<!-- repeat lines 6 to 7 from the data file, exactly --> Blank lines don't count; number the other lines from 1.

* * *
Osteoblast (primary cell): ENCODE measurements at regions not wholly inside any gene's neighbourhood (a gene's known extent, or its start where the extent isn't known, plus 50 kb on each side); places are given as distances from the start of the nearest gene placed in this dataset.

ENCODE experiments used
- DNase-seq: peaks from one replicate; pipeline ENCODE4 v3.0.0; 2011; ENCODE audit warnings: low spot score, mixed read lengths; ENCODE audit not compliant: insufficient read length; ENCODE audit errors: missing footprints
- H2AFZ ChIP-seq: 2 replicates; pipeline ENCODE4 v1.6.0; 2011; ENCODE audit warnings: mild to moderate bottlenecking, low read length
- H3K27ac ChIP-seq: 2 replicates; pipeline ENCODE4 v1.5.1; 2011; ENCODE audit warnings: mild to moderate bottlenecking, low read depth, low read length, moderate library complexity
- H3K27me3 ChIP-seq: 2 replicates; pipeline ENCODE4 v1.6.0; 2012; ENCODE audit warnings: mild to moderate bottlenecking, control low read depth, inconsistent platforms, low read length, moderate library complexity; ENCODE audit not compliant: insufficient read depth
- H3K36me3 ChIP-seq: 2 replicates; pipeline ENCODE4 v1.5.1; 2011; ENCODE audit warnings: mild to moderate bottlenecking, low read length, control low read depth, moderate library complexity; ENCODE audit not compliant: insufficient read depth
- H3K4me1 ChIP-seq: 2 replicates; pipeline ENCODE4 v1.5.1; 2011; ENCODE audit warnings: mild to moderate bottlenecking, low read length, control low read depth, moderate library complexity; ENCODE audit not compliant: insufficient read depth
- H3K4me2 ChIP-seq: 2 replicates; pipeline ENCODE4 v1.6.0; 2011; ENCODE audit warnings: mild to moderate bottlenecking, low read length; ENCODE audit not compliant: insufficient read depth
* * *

- H3K27me3 ChIP-seq: 2 replicates; pipeline ENCODE4 v1.6.0; 2012; ENCODE audit warnings: mild to moderate bottlenecking, control low read depth, inconsistent platforms, low read length, moderate library complexity; ENCODE audit not compliant: insufficient read depth
- H3K36me3 ChIP-seq: 2 replicates; pipeline ENCODE4 v1.5.1; 2011; ENCODE audit warnings: mild to moderate bottlenecking, low read length, control low read depth, moderate library complexity; ENCODE audit not compliant: insufficient read depth